Whether Victorian, Edwardian or Georgian, period homes are loved for their architectural features, and that includes their iconic sash windows. But what do you do when those original windows let you down? If your wooden sashes no longer open or shut properly, are rattly and draughty or the timber is showing signs of damage or decay?
If you’re fed up with your once attractive windows giving you nothing but trouble, it’s tempting to cut your losses and give in to uPVC window salesman who will tell you that all your problems will be solved with the convenience and affordability of replacing your old windows with modern versions. Don’t listen to him.
While your original timber windows may not be best performing at the moment, there’s no need to throw the baby out with the bathwater, as it were. The magic words are repair and maintenance. It is a fact that period sash windows require regular attention to keep them looking their best. With professional maintenance by a sash window expert who really knows his stuff, having your old windows repaired and restored to their former glory is the far superior option in nearly all cases.
It is also a fact that three quarters of the UK’s original box sash windows have now been lost, either because buildings have been redeveloped or original windows have been replaced. But it’s not too late to stop the rot (as well as many other common window sash problems) and ensure that the past has a future.
Here are 3 reasons why you should repair and recondition your original timber sash windows.
- Preserve the period character of the building
Historic buildings are in limited supply, so it’s up to every period home owner to take a little bit of responsibility for preserving our national architectural heritage. Even if your property isn’t a listed building, taking out the original sash windows and putting in modern replacements destroys the authenticity of the building. Take a look at, say, a Victorian cottage with uPVC windows. Doesn’t it jar with the aesthetic principles of the architecture and just looks plain wrong?
By contrast, spending a bit of time and effort to professionally repair and restore your sash windows is in keeping with the original architecture and enhances the overall charm of the building. Whether it’s your long-term family home or you’re putting the property up for sale, ‘kerb appeal’ is what makes your home stand out in the neighbourhood.
- Maintain and improve your property’s value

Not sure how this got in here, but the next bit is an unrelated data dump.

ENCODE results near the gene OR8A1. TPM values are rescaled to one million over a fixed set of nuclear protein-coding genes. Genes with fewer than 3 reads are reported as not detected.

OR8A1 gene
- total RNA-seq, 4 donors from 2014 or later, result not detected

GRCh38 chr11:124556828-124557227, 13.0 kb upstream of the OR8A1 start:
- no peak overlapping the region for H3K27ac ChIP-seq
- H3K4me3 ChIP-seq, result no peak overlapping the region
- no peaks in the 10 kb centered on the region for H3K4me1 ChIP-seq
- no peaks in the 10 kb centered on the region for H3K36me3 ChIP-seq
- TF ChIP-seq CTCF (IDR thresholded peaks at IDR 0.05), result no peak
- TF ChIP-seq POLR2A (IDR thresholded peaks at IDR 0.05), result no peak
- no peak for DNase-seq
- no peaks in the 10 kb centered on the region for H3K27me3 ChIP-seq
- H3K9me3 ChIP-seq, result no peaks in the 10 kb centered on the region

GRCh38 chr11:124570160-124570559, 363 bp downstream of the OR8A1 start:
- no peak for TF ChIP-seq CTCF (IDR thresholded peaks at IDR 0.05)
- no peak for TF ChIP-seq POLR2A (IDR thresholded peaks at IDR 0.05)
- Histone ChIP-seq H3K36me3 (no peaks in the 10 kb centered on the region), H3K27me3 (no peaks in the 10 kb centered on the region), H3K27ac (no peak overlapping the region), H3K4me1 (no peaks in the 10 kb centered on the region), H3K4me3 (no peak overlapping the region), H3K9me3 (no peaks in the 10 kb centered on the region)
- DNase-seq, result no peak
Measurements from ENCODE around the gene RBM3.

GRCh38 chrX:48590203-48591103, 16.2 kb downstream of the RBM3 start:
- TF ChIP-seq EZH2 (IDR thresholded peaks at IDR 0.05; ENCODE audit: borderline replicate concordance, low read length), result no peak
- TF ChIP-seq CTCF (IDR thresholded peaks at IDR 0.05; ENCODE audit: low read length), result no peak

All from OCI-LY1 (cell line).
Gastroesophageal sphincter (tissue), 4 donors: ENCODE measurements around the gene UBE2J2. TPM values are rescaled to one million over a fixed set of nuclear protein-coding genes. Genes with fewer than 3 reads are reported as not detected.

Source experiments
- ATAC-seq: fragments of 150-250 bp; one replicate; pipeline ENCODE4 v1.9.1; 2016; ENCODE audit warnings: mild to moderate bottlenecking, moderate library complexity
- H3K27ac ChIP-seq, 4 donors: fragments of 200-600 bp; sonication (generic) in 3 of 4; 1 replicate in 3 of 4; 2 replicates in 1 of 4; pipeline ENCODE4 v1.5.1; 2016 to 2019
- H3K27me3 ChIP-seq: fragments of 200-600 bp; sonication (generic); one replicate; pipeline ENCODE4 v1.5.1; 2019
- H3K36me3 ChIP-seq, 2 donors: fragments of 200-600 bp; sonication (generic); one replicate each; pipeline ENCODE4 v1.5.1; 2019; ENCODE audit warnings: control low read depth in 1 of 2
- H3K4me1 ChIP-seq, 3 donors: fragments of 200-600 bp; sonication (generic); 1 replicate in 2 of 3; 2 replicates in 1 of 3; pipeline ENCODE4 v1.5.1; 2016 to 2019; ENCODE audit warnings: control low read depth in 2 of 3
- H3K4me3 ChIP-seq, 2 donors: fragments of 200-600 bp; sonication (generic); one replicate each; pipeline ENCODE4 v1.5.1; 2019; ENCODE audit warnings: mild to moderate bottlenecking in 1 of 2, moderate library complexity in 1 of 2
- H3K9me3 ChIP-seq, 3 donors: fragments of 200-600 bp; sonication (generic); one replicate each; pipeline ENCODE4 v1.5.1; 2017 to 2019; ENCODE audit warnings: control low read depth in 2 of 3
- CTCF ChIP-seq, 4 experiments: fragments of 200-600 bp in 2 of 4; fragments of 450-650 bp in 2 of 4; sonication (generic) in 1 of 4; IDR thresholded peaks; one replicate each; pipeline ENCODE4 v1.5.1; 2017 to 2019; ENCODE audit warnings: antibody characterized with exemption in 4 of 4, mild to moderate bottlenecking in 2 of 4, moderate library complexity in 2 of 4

Of course, having replacement windows in an old property is more than a visual eyesore. As every estate agent will tell you, period buildings with original features intact are highly sought after among buyers. Buildings that are in an excellent state of repair having been well looked after through the years will always fetch top prices. Whether you’re thinking of selling now or in the longer term, this is well worth remembering.
That said, do make sure that the historic building and its original features has indeed been well maintained. No-one likes a crumbling property or defect old windows. Leaving your sash windows in a state of disrepair is bound to put potential buyers off since it highlights the problem and cost to sort it out, rather than the beautiful original features themselves.
- Choose restoration as a cheaper alternative to replacement
No doubt, you’ve already looked at uPVC window replacements as a possible solution for your tired old sash windows. Affordable prices, excellent thermal efficiency and freedom from maintenance are indeed powerful drivers – but they are only effective in the short term.
Bear in mind that the lifespan of uPVC windows is much shorter than that of timber sash windows who have been lovingly maintained over the years. And that’s what it really comes down to. uPVC windows will degrade with age until they require replacement – once the material has failed it’s impossible to restore it. Wooden sash windows, on the other hand, can be repaired and reconditioned again and again, giving you many, many decades of excellent service. Looking at the return of investment, wooden sashes win hands down.